New York's People of the Stony Shore, the Shinnecock Indians, have finally been approved for federal recognition, which would allow them greater weight in some of the land disputes they have faced in the surrounding Hampton area—which, by the way, is playground/getaway for the wealthy. A follow-up article has reported that the Shinnecock have plans to build either a Class II (slot machines only) or Class III (tables permitted) casino now that they have been federally recognized.
It's great that the Shinnecock Indian Nation has been granted this status because it means that they will have greater authority over the survival of the tribe and the management of their resources. Federal recognition
formally establishes a government-to-government relationship. Status as a sovereign entity carries with it significant privileges, including exemptions from state and local jurisdiction. These exemptions generally apply to lands that the federal government has taken into trust for a tribe or its members. Additionally, federally recognized tribes are eligible to participate in federal assistance programs. Through these programs, tribal governments may receive funds that they can then use to provide community services, such as health clinics.
I think it is important that these groups have the power necessary to sustain their cultural heritage, but I'm troubled by the plan to build a casino. Perhaps it's because I recently visited a slots-only facility and found it depressing and maddening. The rows and rows of machines offered no escape, and the constant electronic pings and dings was mind numbing. I couldn't wait to leave, and vowed it would be a VERY long time before I returned (at all). The place had an air or desperation as lines grew at the ever-convenient ATMs and eager gamblers prowled the aisles searching for that lucky machine. I haven't had this reaction at every casino I've visited—the nearby Mohegan Sun, Foxwoods, and Atlantic City are all more bearable, perhaps because the facilities are larger and offer other distractions in addition to gambling. Still, these venues don't seem to have quite the amount of gloominess attached to them. People are visiting the ATMs, but they look less stressed about the withdrawals they are making. [Right: Playing the slots.]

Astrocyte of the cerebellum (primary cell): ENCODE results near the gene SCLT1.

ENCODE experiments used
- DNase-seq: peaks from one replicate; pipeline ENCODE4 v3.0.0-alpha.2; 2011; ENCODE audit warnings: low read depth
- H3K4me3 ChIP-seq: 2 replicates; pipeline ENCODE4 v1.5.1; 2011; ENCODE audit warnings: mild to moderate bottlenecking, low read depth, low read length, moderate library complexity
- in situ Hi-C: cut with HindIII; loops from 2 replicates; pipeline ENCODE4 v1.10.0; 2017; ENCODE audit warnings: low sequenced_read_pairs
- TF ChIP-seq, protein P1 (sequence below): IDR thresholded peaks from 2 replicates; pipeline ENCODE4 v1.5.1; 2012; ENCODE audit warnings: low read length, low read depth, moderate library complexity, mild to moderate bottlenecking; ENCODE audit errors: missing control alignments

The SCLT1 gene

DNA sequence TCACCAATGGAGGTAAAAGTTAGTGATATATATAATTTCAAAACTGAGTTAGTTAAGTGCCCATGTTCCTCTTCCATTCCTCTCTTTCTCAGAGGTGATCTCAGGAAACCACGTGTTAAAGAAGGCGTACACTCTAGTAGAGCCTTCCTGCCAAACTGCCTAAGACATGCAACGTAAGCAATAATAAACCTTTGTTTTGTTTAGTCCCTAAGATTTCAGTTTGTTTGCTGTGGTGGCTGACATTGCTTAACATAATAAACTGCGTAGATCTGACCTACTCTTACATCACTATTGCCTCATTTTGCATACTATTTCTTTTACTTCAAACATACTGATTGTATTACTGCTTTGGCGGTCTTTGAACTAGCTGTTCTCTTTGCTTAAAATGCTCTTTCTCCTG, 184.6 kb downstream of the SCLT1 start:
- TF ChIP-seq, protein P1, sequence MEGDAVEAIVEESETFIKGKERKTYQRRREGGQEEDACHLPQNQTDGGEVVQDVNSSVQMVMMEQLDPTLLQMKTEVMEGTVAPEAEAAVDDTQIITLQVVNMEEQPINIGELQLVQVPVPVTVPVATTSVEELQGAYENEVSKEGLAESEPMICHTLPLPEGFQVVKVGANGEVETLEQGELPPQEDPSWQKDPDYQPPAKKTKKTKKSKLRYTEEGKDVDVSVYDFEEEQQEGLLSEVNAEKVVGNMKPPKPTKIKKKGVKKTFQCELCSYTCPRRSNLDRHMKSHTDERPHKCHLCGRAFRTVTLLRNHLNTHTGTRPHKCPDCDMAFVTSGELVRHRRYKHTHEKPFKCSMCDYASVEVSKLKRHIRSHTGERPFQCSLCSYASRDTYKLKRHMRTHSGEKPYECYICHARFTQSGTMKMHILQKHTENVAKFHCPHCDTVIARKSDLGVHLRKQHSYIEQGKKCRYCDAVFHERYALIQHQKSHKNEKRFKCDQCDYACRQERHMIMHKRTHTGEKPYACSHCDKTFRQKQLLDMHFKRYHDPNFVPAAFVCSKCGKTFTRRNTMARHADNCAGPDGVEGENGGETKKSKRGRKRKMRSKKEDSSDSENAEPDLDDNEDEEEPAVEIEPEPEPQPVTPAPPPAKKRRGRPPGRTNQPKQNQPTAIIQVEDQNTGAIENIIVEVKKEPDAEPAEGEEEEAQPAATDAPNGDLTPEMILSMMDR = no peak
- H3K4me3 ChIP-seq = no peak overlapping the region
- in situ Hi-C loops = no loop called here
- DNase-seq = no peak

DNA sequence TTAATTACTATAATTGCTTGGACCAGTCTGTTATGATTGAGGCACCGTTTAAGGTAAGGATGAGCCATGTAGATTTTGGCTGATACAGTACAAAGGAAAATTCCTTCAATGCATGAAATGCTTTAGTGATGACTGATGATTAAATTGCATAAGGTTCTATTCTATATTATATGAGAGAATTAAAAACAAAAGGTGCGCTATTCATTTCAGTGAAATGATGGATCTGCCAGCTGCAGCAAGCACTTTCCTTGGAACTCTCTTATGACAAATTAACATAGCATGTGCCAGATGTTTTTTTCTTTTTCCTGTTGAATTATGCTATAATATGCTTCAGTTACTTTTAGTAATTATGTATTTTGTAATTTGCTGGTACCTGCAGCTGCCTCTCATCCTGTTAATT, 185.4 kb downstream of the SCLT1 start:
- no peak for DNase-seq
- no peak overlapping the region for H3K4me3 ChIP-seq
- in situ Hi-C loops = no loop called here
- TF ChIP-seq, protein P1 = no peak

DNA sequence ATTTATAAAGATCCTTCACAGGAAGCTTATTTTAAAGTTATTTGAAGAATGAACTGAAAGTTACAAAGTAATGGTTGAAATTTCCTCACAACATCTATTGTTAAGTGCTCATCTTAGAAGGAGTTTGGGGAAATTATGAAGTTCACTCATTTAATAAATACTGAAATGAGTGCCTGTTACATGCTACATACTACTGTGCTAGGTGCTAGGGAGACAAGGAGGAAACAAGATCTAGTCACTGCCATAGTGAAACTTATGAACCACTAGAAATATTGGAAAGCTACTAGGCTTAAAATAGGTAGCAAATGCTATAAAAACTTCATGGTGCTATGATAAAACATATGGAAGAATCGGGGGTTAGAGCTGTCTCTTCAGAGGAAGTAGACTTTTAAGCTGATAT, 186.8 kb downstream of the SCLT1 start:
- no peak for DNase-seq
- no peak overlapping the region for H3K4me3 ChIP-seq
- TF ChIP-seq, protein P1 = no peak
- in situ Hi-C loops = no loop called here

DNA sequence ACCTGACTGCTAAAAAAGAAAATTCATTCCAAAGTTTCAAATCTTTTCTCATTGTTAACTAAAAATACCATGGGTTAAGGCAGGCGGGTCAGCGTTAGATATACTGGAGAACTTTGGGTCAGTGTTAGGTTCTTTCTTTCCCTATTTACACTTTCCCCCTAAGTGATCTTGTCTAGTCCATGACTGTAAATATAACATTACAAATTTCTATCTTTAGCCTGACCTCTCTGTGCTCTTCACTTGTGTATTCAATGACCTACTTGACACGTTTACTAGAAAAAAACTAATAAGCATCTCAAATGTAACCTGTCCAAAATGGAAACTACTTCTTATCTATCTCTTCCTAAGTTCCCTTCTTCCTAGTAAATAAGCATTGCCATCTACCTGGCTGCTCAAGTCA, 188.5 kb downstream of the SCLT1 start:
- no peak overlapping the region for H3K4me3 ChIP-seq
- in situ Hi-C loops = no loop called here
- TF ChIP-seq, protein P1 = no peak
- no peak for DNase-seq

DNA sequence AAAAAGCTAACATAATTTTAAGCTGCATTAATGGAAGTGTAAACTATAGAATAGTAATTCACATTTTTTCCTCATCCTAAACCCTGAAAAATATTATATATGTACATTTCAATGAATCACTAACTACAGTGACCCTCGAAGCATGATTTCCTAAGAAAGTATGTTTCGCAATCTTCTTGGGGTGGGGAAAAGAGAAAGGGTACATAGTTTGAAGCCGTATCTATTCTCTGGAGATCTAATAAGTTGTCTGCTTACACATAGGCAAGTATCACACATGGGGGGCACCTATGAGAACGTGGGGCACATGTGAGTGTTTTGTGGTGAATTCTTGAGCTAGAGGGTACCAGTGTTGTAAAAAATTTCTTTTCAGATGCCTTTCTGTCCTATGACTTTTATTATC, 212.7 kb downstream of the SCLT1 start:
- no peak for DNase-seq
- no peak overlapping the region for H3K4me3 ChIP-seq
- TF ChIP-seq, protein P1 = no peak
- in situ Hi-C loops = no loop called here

But this isn't a post about the patrons of these establishments. I understand the Shinnecock view the casino as a source of revenue, but is it the only source of revenue available to our remaining recognized Indian tribes? It seems that this is a prescribed course of action—at least in this area. Yes, it provides jobs, and funds for the community, but ... I don't know. Are there any other means for Indian tribes to become economically viable? I guess we'll have to wait and see how this unfolds. The slot machine facility I visited was in close proximity to an urban area, which meant its clientele was slightly different than the other places I mentioned. Perhaps that's also a factor in the successes of these types of endeavors.
UPDATE: The NYT featured an article on the debt incurred by the Pequot tribe in managing Foxwoods on Monday, Jan. 10th.